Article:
Given this clear and unwavering record of hawkishness, from her days as first lady supporting the bombing of Yugoslavia, to her senatorial support for the invasions of Afghanistan and Iraq, to her incessant Obama-era drives for regime change in Libya and Syria, to her campaign trail calls for increased U.S. involvement in Ukraine and doubling down on unqualified support for Israel—should we assert that because her supporters did not find this disqualifying, they must themselves be hawks?

Or to be less charitable: did people vote for Hillary primarily because they support the killing, traumatization and immiseration of others abroad—typically people of color, often of relatively low socio-economic status, often Muslims, etc., in the name of ill-defined “U.S. values and interests”?

No. Many who voted for Clinton condemned her foreign policy at length (or otherwise distanced themselves from it), just as many Republicans denounced Trump’s often irresponsible and racial rhetoric. For most Clinton voters, her hawkishness was an aspect of her record and platform that they found troubling, even abhorrent, but not disqualifying. Maybe there were other issues they cared about more than who would suffer and die in Clinton’s inevitable wars. Maybe they just thought the alternative would be the same, or even worse, in these respects. In any case, it is inappropriate to conflate (often begrudging) tolerance for a key component of a candidate’s record or campaign rhetoric with an endorsement thereof.

But while social researchers appear to take into account these mitigating factors when analyzing Clinton votes, they hardly afford the same to Trump’s. Rather, within many academic and otherwise progressive circles, Trump’s election is held up as an indictment of America’s fundamental racism. 

But is it really?

Looking at the lackluster white turnout in 2016 relative to previous cycles, and Trump’s lower vote share among whites as compared to his predecessor, it could be (it is consistent with the data to argue) that Trump’s rhetoric was a drag on his candidacy among white voters rather than being the key to his electoral success. Indeed, one could plausibly argue that the overwhelming majority of whites did seem to find his rhetoric disqualifying.

Trump only won 37 percent of eligible non-Hispanic whites—meaning the overwhelming majority, 63 percent, did not vote for him. Nearly as many whites, 36 percent, abstained from voting as those who voted for Trump, and an additional 27 percent outright supported other candidates (Clinton, Johnson, Stein, McMullin).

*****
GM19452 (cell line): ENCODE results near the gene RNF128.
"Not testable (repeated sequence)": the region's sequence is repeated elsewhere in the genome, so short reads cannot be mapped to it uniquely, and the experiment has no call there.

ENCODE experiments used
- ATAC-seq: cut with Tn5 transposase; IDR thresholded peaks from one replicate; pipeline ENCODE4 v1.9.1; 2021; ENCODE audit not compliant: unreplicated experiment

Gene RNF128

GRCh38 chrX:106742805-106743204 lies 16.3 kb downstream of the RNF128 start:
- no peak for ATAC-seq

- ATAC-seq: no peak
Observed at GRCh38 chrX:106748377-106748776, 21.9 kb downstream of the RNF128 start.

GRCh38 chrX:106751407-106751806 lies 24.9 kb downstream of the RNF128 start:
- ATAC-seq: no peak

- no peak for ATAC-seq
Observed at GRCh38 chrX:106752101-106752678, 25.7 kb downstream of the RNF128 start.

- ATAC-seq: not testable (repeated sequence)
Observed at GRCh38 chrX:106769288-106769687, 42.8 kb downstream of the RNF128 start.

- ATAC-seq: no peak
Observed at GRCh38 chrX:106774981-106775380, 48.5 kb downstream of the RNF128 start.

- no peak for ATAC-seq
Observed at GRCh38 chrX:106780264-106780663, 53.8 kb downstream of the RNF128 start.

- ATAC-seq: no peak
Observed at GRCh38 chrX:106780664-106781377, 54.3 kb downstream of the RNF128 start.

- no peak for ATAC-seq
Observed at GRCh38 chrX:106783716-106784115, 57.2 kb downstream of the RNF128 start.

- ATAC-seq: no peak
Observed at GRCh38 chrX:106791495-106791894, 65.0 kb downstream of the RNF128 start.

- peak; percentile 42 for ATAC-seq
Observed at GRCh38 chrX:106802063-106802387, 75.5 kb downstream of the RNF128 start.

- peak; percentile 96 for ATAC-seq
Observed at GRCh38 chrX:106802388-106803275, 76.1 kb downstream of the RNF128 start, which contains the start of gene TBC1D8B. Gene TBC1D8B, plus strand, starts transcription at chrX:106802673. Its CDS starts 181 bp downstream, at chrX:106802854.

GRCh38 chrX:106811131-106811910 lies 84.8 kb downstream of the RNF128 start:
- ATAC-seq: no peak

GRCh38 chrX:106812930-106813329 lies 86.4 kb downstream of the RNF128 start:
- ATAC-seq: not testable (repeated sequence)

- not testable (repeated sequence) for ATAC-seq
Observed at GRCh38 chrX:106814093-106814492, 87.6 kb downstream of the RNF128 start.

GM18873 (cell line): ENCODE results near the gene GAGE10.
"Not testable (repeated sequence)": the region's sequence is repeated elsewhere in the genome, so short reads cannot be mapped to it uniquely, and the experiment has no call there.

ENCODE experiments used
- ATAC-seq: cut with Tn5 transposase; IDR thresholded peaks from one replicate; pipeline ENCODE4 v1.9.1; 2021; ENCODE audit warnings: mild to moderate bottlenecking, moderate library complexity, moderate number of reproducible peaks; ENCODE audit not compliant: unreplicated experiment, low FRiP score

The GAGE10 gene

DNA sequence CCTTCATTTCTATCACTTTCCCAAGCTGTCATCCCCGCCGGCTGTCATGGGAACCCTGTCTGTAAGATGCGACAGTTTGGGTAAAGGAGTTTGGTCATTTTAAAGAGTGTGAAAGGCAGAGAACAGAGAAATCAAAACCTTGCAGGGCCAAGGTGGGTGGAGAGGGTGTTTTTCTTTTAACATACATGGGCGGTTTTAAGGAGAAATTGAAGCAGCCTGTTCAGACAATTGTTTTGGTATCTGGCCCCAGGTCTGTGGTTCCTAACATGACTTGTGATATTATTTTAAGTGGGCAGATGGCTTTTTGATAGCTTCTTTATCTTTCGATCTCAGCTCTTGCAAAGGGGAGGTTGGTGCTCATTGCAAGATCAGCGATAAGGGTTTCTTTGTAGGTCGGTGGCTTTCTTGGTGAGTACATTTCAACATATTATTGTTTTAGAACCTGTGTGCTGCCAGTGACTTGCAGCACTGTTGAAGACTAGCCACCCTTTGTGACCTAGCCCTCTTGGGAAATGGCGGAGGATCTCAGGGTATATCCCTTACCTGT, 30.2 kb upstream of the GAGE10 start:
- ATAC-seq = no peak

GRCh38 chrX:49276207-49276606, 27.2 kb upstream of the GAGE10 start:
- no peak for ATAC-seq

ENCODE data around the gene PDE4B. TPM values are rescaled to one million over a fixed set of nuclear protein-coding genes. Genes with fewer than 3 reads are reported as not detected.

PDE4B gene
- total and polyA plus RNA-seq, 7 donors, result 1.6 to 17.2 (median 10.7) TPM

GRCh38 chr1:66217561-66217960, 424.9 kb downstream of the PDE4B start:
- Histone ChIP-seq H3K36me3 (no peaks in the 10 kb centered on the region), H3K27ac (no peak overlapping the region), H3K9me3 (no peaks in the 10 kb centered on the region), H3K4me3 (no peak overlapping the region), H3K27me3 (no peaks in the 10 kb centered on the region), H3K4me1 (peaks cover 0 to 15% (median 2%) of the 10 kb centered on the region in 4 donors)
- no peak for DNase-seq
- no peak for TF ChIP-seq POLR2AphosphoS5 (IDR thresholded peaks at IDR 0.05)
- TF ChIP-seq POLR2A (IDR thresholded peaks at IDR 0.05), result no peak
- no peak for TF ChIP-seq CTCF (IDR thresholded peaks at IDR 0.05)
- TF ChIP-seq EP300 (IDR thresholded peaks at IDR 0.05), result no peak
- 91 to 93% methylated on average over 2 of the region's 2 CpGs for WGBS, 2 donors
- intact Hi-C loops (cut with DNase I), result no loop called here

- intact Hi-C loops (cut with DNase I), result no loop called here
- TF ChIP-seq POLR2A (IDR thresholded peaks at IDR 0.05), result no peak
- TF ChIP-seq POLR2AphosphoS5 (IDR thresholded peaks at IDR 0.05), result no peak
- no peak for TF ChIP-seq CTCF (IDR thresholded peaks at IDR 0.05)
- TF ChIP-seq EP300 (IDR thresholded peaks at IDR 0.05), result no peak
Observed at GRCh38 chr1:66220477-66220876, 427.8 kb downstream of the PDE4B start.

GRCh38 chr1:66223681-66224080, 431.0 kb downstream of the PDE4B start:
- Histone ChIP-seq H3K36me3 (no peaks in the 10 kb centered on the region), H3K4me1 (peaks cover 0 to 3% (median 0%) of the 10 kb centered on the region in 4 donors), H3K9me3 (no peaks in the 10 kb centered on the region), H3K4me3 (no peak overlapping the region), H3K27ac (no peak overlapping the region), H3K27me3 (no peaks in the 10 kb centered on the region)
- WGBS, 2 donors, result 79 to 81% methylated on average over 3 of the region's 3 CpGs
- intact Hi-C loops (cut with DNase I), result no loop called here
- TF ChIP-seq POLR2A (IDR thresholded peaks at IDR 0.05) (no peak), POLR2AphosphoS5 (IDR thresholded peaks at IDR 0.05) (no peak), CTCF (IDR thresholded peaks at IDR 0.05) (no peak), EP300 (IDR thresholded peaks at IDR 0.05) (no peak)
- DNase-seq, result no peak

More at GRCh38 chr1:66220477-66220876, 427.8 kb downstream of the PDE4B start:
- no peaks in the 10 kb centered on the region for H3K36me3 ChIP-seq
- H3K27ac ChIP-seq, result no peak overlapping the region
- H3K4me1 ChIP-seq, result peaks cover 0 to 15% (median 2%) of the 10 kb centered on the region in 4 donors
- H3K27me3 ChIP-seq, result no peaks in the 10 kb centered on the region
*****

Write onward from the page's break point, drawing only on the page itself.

Sources: NYT, U.S. Census.

Therefore, even if we assume that 100 percent of those who voted for Trump were motivated primarily by anti-minority or white supremacist sentiments (an assertion that has no empirical basis, to be clear, and that would include millions of minorities as well), we still would not be able to make sweeping claims about whites overall on the basis of such a dubious representative sample. Another turnabout test can help drive this point home.

According to Bureau of Justice statistics, about a third of African-American men can expect to be incarcerated at some point in their lives. On a pie chart, the wedge for “black men expected to do time in the penal system” would look roughly equivalent to the red wedge above.

Would it therefore be appropriate for someone who came across a black guy (like me) to assume criminality on the basis of skin color? Of course not. Yet researchers feel disturbingly confident declaring an epidemic of racism among whites because 37 percent of eligible non-Hispanic white voters cast their ballots for the Republican candidate.

These are just a couple quick examples. I did a deeper dive into how negative priors about Trump and his supporters systematically distort research in the forthcoming volume of The American Sociologist.

Was race a factor in the 2016 election? Of course it was. Race has been a factor in virtually every electoral cycle in U.S. history, including the 2008 and 2012 races that led to the election and reelection of Barack Obama. The specific ways that race influences electoral politics are complex, often subtle and unpredictable. Social researchers generally do understand this—yet they pretty consistently fail to apply that knowledge to the case of Donald Trump and his supporters.

Musa al-Gharbi is a Paul F. Lazarsfeld Fellow in Sociology at Columbia University and a research associate with Heterodox Academy.